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In my linear algebra course, we have just proved that if a matrix $A$ contains $2$ equal rows, then $\det(A)=0$.

I understand how the proof works, but could somebody offer a more intuitive explanation of why this is the case?

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It depends on what properties of determinant you consider "intuitive".

One possibility: as a mapping of $\mathbb R^n$ to itself, $A$ multiplies $n$-dimensional volumes by $|\det(A)|$. If rows $i$ and $j$ of $A$ are equal, $A$ maps $\mathbb R^n$ to vectors whose $i$'th and $j$'th entries are equal. This set has $n$-dimensional measure $0$, so the determinant must be $0$.

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If you swap the two rows the determinant is multiplied by $-1$ as the determinant is an alternating multi linear function of its rows. Hence $$ \det(A)=-\det(A) $$ whence $$ \det(A)=0 $$

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Apologies as this is my first StackExchange post.

As Robert Israel says, but in less mathematical terms.

The 2D determinant is the area of the parallelogram formed by the two vectors of the rows (or columns).

See:

Why determinant of a 2 by 2 matrix is the area of a parallelogram?

The 3D determinant is the volume of the parallelepiped formed by the three vectors of the rows or columns and so on into higher dimensions.

If any of the two vectors point in the same direction, this area/volume/hypervolume becomes zero.

I hope this is an intuitive answer.

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If 2 rows are equal then they are linearly dependant so you'll have a zero eigen value and so the determinant (which is the product of the eigen values) will be zero.

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If you subtract the two rows the new matrix you get has the same determinant and has a row with only zeros in it. If you apply Laplace's expansion with that row you get $0$

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  • $\begingroup$ What is Laplace's expansion? $\endgroup$ – Joseph Apr 23 at 11:51
  • $\begingroup$ @Joseph It is a formula for calculating the determinant of a matrix, I learned it as a definition of determinant. $\endgroup$ – Miguel Boto Apr 23 at 12:05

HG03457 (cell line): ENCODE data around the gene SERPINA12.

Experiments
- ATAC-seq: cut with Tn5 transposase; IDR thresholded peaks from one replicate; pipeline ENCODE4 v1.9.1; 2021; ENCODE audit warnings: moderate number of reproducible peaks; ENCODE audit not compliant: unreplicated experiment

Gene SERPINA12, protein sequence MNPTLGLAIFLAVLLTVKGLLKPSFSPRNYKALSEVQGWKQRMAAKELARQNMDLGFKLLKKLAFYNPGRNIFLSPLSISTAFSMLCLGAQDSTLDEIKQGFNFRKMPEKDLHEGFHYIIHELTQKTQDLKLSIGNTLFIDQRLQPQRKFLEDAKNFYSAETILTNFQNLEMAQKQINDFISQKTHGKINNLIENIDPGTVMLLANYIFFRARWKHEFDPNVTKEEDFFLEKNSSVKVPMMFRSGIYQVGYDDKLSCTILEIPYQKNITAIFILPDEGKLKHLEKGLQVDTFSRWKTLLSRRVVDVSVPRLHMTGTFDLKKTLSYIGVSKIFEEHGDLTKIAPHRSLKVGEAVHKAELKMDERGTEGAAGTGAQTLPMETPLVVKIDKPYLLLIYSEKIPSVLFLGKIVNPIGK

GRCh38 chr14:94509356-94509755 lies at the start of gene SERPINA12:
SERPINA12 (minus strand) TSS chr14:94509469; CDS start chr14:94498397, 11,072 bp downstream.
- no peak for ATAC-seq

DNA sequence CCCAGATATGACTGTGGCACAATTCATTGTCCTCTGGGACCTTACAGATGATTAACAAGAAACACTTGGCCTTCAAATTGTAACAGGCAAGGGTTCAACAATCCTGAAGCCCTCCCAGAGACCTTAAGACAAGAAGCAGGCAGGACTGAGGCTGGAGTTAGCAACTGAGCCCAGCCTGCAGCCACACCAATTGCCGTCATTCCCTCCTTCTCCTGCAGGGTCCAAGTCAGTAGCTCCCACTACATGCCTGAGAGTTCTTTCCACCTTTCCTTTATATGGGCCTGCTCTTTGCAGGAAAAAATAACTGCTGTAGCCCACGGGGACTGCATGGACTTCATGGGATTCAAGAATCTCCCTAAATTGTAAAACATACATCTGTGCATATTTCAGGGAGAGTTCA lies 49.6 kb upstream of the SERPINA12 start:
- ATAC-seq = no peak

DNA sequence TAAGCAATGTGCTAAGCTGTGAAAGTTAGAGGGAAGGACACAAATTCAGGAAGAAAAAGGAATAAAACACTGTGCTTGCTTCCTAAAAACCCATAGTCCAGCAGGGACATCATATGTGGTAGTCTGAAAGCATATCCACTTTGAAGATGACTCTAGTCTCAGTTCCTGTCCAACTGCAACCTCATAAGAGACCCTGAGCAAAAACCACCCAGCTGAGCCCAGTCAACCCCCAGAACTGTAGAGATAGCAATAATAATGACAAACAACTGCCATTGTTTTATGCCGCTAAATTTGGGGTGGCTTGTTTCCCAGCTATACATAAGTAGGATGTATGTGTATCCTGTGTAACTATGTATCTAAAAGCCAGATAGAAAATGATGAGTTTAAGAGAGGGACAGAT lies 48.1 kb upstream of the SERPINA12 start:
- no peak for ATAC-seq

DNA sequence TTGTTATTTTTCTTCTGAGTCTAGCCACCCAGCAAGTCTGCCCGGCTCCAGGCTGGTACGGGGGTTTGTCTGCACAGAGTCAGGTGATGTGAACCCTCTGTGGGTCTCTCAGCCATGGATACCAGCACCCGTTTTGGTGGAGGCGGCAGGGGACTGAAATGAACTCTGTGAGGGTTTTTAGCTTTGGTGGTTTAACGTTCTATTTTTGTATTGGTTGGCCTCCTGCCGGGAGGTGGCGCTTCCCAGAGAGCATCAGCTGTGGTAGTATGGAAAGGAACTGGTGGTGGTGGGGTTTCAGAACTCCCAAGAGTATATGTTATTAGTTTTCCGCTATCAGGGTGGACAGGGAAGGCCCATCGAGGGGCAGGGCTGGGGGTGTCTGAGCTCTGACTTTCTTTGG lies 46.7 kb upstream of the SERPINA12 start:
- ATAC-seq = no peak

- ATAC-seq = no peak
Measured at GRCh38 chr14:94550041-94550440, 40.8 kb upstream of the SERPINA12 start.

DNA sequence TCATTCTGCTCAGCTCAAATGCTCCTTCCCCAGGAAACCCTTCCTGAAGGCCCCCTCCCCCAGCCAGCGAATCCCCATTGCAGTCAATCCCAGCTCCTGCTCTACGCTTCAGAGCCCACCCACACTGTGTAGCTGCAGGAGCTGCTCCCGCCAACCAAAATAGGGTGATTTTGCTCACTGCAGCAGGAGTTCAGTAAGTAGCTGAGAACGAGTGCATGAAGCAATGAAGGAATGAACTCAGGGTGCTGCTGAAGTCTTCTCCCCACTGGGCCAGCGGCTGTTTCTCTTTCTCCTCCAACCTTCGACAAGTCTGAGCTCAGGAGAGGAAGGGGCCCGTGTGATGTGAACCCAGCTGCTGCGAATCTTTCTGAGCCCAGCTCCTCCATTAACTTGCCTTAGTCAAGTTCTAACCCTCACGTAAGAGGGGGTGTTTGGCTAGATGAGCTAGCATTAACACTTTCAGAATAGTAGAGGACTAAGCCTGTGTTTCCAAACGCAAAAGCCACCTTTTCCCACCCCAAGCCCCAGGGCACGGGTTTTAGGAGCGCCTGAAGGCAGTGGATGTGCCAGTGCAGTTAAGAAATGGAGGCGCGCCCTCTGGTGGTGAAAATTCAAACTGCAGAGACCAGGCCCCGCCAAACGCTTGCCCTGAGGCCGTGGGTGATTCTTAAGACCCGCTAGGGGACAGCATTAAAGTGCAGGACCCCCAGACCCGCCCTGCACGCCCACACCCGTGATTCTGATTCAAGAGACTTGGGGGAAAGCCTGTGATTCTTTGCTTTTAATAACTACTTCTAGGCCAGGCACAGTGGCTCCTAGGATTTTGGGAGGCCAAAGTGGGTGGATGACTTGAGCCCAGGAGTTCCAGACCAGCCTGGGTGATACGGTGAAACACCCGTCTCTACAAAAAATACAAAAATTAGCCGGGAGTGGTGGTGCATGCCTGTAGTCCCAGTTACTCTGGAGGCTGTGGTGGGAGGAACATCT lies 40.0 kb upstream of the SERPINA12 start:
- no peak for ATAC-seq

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    $\begingroup$ @Joseph Laplace expansion is used to calculate determinant of a matrix with size of $n$ using determinants of matrices with size of $n-1$. The trick is to get one row wit as much zeros as possible and then use it for the expansion. $\endgroup$ – Crowley Apr 23 at 13:27
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If the rows of the matrix are vectors and the determinant is not zero, then the row vectors form a basis for $\mathbb R^n$. If two rows of a matrix are equal then there are at most $n-1$ distinct row vectors and they can not form a basis which requires $n$ vectors.

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Please correct me if I'm wrong. A determinant of n*n matrix can be consider the "volume" of the shape enclosed by the n column/row vectors in the space of R^n.

In particular, suppose we have a 3*3 matrix but with 2 row vectors equal/linear dependent and the 3rd vector linear independent with them. The "volume" in this case is just an area in R^2 since it's only enclosed by 2 linearly independent vector, which has 0 volume in R^3. Similar argument applies to higher dimension.

This is just my intuitions on determinant, sorry it's very loose.

Also, I found 3Blue1Brown's video on linear algebra gives very good intuitions on the object: https://www.youtube.com/watch?v=fNk_zzaMoSs&list=PLZHQObOWTQDPD3MizzM2xVFitgF8hE_ab

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Consider the following system of equations:

$ 2x + 6y + z = A \\ 4x + 12y + 2z = B \\ 3x + 7y + 2z = C $

Geometrically, this system of equations represents planes (or lines, etc in other dimensions) and the solution represents their point of intersection. If the coefficients of any two equations are linearly related, it implies the two planes are parallel to eachother. If two of the planes are parallel, the system does not have a unique solution.

This system can be represented using matrices by putting the coefficients into a matrix:

$ \begin{bmatrix} 2 & 6 & 1 \\ 4 & 12 & 2 \\ 3 & 7 & 2 \end{bmatrix} \begin{bmatrix} x \\ y \\ z\end{bmatrix} = \begin{bmatrix} A \\ B \\ C\end{bmatrix} $

The solution of the system can be found using inverse matrices:

$ \begin{bmatrix} x \\ y \\ z\end{bmatrix} = \begin{bmatrix} 2 & 6 & 1 \\ 4 & 12 & 2 \\ 3 & 7 & 2 \end{bmatrix}^{-1} \begin{bmatrix} A \\ B \\ C\end{bmatrix} $

Observe that the second row is linearly related to the first (R2 = R1 * 2). This implies there is not a unique solution to the system (parallel planes). This means that the inverse of the matrix is undefined: the determinant must be 0. This fact holds for any linear relationship between the rows.Therefore, if two rows of a matrix are equal, they are linearly related, which means the determinant is 0.

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